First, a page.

The top priority is intersections. Next, well documented difficulties with merging/weaving and lane changing maneuvers provide opportunities for treatments at interchanges. Roadway segments, with an emphasis on curves and passing zones, plus highway construction/work zones, are included due to heightened tracking (steering) demands that may increase a driver's workload along with an increased potential for unexpected events that require a rapid response. Finally, highway rail grade crossings merit consideration as sites where conflicts are rare, and unexpected, and where issues with detection may be exaggerated due to the sensory loss that comes with advancing age.

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Several New Reports and Resources Related to Pedestrian and Bike Data

Modes Less Traveled: Bi-cycling and Walking to Work

The United States Census Bureau released this report which highlights the trends and socio-economic and geographic differences between motorized and non-motorized commutes. This report—the Census Bureau's first focus on biking and walking to work—is one of many that examines specific aspects of commuting.

National Survey of Bicyclist and Pedestrian Attitudes and Behavior (Volumes 1, 2, and 3)

The National Highway Traffic Safety Administration (NHTSA) announced the availability of this report back in February. NHTSA recently announced that the data-base for this survey is available. To access the database, go to NHTSA's National Telephone Surveys page and click on the "box" that corresponds to "National Survey of Bicyclist and Pedestrian Attitudes and Behavior–2012 Survey–Database." Lady Riding a Bike

Design and Implementation of Pedestrian and Bicycle Specific Data Collection Methods in Oregon and Pilot Study for the Report

A comprehensive review of pedestrian and bicycle data collection methods and counting technologies was conducted as part of this study. Oregon data sources were compiled and estimation techniques applied to Oregon data. A pilot study was conducted to test bicycle and pedestrian counting methods at signalized intersections with 2,070 controllers. The report also provides a summary of recommendations regarding factoring methods and the implementation of a statewide non-motorized data collection system.


Estimating Bicycling and Walking for Planning and Project Development: A Guidebook

This National Cooperative Highway Research Program Report contains methods and tools for practitioners to estimate bicycling and walking demand as part of regional, corridor, or more project level analysis.

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Text: FHWA

Tamara Redmon, Pedestrian Safety Program Manager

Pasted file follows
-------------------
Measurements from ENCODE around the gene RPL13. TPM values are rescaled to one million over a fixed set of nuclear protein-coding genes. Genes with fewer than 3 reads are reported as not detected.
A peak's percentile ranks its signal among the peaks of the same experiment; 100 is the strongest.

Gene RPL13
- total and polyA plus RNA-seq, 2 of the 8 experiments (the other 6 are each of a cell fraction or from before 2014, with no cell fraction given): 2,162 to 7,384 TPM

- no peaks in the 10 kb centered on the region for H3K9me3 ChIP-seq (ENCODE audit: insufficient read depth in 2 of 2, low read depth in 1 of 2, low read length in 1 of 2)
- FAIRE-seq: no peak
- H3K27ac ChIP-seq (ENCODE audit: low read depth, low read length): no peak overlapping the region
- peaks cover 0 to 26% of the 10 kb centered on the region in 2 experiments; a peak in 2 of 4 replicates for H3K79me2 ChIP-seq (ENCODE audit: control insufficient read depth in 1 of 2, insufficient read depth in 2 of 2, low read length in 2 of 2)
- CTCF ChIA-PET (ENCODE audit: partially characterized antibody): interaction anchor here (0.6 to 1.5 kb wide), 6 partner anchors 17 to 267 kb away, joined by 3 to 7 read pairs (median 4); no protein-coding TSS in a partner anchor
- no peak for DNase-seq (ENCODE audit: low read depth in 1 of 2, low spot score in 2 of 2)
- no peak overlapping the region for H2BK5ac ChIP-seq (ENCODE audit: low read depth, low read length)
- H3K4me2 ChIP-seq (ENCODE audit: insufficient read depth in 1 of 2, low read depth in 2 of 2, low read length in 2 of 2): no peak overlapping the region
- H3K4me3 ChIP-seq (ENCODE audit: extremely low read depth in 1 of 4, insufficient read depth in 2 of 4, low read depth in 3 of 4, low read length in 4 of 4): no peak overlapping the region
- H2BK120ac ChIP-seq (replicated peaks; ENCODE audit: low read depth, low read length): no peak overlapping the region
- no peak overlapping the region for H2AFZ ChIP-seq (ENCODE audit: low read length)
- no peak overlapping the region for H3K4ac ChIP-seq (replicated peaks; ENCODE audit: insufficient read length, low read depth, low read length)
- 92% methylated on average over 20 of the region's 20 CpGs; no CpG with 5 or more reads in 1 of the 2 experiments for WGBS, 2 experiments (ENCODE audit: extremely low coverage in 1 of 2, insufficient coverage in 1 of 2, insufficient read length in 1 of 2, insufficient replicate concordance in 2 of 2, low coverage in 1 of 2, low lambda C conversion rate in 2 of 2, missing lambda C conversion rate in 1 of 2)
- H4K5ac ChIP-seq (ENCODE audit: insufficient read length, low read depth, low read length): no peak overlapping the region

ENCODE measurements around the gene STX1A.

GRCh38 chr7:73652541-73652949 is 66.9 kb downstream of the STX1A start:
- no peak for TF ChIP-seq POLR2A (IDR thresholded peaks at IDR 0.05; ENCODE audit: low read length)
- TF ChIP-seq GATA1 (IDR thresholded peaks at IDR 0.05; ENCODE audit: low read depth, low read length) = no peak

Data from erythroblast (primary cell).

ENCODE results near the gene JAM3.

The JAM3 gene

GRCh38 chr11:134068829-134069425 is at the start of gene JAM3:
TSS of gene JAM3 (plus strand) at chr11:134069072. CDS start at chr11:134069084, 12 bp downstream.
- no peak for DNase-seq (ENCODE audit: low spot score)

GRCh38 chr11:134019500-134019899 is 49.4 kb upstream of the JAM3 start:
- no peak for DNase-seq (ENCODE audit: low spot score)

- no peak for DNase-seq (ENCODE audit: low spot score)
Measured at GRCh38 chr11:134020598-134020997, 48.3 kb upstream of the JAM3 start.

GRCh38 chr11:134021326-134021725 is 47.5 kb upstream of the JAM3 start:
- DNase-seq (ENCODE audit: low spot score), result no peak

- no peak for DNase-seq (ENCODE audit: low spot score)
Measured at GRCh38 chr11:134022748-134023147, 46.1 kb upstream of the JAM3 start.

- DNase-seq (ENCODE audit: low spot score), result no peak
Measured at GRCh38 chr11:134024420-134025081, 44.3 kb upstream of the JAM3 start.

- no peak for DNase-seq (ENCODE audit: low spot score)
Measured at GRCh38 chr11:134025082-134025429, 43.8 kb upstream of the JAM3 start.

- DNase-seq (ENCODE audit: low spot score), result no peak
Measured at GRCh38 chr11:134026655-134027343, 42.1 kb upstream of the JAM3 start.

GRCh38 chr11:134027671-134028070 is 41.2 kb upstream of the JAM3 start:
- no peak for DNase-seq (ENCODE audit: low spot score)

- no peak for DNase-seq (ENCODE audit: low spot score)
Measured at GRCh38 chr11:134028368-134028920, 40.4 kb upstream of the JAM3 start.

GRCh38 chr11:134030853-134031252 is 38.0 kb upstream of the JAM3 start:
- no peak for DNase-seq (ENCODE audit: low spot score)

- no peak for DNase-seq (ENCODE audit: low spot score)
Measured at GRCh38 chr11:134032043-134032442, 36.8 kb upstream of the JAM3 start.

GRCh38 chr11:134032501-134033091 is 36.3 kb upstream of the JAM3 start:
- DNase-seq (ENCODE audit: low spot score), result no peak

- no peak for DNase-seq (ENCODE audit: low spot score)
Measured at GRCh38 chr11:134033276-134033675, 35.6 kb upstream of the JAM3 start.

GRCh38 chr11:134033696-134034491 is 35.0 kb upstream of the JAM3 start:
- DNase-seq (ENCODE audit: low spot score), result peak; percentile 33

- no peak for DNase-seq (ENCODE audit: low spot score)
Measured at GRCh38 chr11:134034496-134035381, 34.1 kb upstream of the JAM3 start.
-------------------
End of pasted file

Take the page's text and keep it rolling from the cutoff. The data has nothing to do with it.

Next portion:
Federal Highway Administration
1200 New Jersey Avenue SE
Room E71-303
Washington, DC 20590

Phone: 202-366-4077
Fax: 202-366-3222
E-mail: tamara.redmon@dot.gov

This Pedestrian Forum is available on the Web at http://safety.fhwa.dot.gov/ped_bike/pedforum/
To receive information on future newsletters, please use the e-subscription service provided on this site: http://safety.fhwa.dot.gov/esubscribe.cfm#ped. Scroll down to "Pedestrian and Bicycle Safety" and select "subscribe" next to "Pedestrian Forum."

Helping Communities to provide safe and convenient transportation choices to all citizens, whether it's by walking, bicycling, transit, or driving is a high priority of the U.S. Department of Transportation and the Obama Administration. Each year, unfortunately, pedestrian fatalities comprise about 13 percent of all traffic fatalities and there are approximately 5,000 pedestrian deaths. Another 70,000 pedestrians are injured in roadway crashes annually. Pedestrian safety improvements depend on an integrated approach that involves the four E's: Engineering, Enforcement, Education, and Emergency Services. The Pedestrian Forum highlights recent pedestrian safety activities related to the four E's that will help save lives.

FHWA logo.

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Other Resources from the US Department of Transportation Now Available

Speed Management Program Plan The United States Department of Transportation (USDOT) Speed Management Team (consisting of NHTSA, FHWA, and Federal Motor Carrier Safety Administration) developed this plan as an update to the 2005 Speed Strategic Initiative and presents a vision for the actions the USDOT plans to take in the coming years to address Speed Management and reduce the injuries and fatalities caused by speeding-related crashes.

Speeding has been recognized as a significant factor in approximately one third of fatal crashes for more than a decade—speeding also increases pedestrian and bicyclist crash severity. While speeding is a national problem, the balance between risk and mobility must be determined at the local level. With this in mind, the Speed Management Program Plan addresses speeding from six district focus areas: Data, Research and Evaluation, Technology, Enforcement, Engineering, and Communications. The six focus areas are intended to address the dangers of speeding, create synergy among partners and stakeholders involved in Speed Management, and result in meaningful change. It is expected that these priorities may evolve over time and will be revisited periodically when review of the program plan is updated.

Cover: Savety Improvements on High Risk Rural Roads

High Risk Rural Roads Manual This new FHWA manual allows users to quickly identify and compare cost effective, low-cost, and proven infrastructure treatments to address crash problems on high risk rural roads. Based on research into State, local, and Tribal agencies' noteworthy practices, the manual:

—Describes where treatments may be most effectively used and

—Provides information on each treatment's safety benefits, initial and recurring maintenance costs, and benefit-cost ratio.

Non-motorized users such as pedestrians and bicyclists are covered in chapter 4.4.

Page last modified on January 31, 2013